Hispanic ArtsThe art forms practiced by the early Hispanics were shaped largely from resources they found in their natural environment. Using native woods such as aspen or pine, paints derived from natural pigments, and other local materials, they created utilitarian goods and religious objects to adorn their homes and churches.
At first, the work echoed the traditional artworks and motifs they had carried with them to the New World from Mexico and Spain. But in time, native artisans developed styles and techniques that were unique to New Mexico.
Ranging from santos (carved images of saints), furniture and textiles, to works in tin, iron, silver and straw, the art of the Spanish colonial era remains the art of many Santa Fe families who have practiced the traditional techniques for generations. Meanwhile, other contemporary Hispanic artists have carried the artistic legacy of their ancestors to new levels of excellence by working in more modern media including sculpture, photography, painting, jewelry, literature and more that reflect the ongoing evolution of Hispanic arts and culture.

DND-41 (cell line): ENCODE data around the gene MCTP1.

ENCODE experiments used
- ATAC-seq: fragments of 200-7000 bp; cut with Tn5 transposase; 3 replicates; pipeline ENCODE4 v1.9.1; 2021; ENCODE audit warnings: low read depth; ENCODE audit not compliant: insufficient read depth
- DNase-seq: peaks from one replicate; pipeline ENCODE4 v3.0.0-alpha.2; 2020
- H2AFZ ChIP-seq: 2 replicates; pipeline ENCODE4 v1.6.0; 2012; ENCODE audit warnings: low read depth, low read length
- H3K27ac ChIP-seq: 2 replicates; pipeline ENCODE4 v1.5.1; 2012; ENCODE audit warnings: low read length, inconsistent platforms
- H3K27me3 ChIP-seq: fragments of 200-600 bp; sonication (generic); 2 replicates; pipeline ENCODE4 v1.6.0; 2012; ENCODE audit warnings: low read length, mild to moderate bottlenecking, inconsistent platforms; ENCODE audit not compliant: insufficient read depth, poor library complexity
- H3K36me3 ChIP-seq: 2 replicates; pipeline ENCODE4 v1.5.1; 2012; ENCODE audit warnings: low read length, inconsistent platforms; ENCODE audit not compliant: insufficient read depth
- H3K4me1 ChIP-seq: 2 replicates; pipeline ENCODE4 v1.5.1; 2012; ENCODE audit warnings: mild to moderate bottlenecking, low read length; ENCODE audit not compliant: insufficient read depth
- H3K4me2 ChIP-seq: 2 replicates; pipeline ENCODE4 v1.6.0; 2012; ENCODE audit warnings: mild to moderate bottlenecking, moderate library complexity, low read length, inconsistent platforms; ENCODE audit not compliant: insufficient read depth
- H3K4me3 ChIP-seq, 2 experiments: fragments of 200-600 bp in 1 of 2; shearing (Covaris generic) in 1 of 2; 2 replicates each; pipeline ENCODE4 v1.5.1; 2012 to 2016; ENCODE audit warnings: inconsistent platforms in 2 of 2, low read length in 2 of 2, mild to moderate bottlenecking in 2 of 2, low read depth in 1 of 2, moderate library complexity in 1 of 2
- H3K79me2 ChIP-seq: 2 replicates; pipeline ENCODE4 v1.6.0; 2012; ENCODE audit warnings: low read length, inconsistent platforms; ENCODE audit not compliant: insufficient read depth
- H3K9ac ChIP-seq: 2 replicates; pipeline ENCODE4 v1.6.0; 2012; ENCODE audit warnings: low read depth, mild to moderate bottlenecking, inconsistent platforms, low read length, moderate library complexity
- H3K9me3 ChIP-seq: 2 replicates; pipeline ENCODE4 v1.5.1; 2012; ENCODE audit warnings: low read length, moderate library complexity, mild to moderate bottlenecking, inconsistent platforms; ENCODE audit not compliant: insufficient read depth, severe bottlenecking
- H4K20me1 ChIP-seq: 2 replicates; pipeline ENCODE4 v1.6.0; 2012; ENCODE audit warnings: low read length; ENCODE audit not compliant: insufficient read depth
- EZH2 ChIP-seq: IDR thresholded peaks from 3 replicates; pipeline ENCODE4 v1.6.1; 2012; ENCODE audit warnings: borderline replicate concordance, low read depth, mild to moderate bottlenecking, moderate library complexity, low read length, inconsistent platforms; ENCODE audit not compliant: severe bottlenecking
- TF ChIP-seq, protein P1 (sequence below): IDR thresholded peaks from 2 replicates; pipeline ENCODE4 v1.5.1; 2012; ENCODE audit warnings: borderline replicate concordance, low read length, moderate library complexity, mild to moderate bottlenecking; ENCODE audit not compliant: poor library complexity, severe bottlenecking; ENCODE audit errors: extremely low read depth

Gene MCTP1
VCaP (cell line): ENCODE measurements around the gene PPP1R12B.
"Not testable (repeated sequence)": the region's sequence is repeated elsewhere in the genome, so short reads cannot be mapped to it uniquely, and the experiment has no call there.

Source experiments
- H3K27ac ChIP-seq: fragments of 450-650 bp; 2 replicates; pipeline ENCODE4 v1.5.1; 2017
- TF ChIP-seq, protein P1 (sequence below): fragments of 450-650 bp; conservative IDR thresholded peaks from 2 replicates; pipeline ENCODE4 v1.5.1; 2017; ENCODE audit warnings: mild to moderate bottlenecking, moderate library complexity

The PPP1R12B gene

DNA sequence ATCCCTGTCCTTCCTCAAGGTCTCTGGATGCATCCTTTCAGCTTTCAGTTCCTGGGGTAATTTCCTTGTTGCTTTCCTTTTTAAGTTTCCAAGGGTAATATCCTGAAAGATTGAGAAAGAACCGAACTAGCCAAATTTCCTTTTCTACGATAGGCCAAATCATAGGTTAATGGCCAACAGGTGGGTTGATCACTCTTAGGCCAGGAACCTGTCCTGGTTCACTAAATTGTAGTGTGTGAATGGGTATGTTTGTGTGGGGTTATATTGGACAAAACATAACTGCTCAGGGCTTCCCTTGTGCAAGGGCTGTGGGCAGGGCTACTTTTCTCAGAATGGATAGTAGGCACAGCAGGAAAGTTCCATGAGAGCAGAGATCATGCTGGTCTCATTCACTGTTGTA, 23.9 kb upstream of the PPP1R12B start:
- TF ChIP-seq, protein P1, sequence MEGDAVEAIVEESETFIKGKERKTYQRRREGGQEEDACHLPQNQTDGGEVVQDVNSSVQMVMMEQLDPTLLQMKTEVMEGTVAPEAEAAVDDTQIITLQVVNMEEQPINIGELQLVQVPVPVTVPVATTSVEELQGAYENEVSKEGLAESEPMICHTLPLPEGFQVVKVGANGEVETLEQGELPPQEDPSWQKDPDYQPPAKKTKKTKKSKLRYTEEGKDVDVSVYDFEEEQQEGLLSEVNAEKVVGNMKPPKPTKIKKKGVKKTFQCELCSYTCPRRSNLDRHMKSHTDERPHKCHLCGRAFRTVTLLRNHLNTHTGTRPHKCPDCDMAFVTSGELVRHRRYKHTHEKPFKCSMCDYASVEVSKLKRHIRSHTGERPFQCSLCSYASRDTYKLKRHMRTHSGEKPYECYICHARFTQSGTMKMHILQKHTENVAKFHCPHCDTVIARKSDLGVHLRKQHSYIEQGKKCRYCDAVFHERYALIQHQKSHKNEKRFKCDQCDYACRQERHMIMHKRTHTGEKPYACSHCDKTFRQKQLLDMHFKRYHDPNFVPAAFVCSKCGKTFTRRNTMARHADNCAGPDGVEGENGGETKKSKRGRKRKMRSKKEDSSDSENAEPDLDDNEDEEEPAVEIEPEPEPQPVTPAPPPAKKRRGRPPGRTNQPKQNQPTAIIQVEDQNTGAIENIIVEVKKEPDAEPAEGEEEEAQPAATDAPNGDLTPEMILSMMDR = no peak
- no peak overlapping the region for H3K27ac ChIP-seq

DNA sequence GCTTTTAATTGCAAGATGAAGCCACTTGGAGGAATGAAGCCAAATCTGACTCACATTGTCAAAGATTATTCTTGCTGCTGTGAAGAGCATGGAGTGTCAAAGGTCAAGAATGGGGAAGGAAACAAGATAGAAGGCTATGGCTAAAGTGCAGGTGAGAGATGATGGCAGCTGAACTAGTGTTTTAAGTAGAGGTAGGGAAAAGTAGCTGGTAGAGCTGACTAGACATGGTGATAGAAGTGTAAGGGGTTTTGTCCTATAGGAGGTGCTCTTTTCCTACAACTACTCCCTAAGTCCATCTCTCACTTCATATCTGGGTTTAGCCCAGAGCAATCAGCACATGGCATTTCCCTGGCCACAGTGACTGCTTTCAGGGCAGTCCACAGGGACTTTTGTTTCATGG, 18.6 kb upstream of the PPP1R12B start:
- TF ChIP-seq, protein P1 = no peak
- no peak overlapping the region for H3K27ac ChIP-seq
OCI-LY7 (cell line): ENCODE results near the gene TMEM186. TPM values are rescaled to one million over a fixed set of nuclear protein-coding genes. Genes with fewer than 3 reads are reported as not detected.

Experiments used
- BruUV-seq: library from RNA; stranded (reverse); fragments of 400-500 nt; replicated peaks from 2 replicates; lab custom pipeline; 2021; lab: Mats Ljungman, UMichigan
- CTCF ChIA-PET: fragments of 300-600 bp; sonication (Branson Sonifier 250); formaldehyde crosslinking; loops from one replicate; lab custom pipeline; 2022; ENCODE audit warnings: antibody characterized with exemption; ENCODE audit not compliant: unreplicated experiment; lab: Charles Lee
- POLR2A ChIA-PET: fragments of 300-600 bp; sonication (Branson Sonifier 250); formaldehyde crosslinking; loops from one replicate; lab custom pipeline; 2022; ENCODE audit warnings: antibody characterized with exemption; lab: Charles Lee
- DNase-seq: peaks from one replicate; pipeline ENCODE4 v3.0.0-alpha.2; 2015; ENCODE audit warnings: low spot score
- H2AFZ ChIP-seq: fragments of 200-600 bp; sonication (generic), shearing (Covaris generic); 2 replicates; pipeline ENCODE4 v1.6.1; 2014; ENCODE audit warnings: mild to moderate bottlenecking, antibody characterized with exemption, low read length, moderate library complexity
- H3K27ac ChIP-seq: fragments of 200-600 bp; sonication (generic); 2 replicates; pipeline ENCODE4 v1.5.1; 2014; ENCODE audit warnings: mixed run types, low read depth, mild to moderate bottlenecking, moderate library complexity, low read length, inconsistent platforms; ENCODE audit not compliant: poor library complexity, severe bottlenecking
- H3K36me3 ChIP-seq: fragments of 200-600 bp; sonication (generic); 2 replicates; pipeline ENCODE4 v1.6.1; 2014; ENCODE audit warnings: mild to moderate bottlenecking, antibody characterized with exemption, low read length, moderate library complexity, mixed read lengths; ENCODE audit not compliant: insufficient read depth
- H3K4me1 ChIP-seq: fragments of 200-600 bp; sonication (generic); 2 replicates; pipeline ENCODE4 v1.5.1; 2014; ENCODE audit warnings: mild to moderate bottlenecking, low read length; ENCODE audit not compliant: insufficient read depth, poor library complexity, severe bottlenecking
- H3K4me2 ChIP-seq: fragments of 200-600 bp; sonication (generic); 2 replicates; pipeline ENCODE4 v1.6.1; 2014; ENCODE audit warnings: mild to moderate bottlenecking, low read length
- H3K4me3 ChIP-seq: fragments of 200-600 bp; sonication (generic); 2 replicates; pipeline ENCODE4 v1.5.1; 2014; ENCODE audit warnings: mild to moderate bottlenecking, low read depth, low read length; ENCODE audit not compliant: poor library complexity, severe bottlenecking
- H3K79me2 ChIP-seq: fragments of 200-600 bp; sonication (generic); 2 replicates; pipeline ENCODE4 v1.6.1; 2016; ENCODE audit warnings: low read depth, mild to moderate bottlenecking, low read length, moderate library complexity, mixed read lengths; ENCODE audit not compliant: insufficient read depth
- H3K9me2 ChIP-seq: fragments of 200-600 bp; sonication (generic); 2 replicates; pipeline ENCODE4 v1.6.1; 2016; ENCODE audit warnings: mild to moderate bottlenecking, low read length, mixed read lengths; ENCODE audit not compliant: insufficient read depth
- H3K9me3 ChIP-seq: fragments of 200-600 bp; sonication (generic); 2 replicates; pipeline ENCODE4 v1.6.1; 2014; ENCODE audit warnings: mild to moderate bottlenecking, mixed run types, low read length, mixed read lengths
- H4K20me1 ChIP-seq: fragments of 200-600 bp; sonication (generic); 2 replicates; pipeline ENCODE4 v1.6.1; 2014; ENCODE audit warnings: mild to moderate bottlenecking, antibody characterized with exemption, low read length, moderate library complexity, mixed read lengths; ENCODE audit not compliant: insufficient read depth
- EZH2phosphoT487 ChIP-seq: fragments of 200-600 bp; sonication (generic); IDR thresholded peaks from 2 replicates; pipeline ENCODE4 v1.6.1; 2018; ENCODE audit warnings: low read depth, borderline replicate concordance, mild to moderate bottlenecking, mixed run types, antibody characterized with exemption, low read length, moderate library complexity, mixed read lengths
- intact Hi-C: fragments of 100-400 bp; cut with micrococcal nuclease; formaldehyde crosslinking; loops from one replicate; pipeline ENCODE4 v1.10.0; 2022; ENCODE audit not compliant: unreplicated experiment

In Santa Fe today, the works of Hispanic artists are sold in shops and galleries throughout the city as well as during the popular annual Traditional Spanish Market and Contemporary Hispanic Market, held concurrently in July on the Plaza. The Traditional Spanish Winter Market and the Contemporary Hispanic Winter Market are held at the Santa Fe Community Convention Center in December.
Their works are also collected and exhibited by museums, galleries and private collectors worldwide, giving the art of Hispanic New Mexicans a well-deserved place in the world of fine art. The Museum of Spanish Colonial Art will give you an excellent understanding of the history of Hispanic art in Santa Fe.
To learn more, visit our sections on Santa Fe history and Hispanic culture.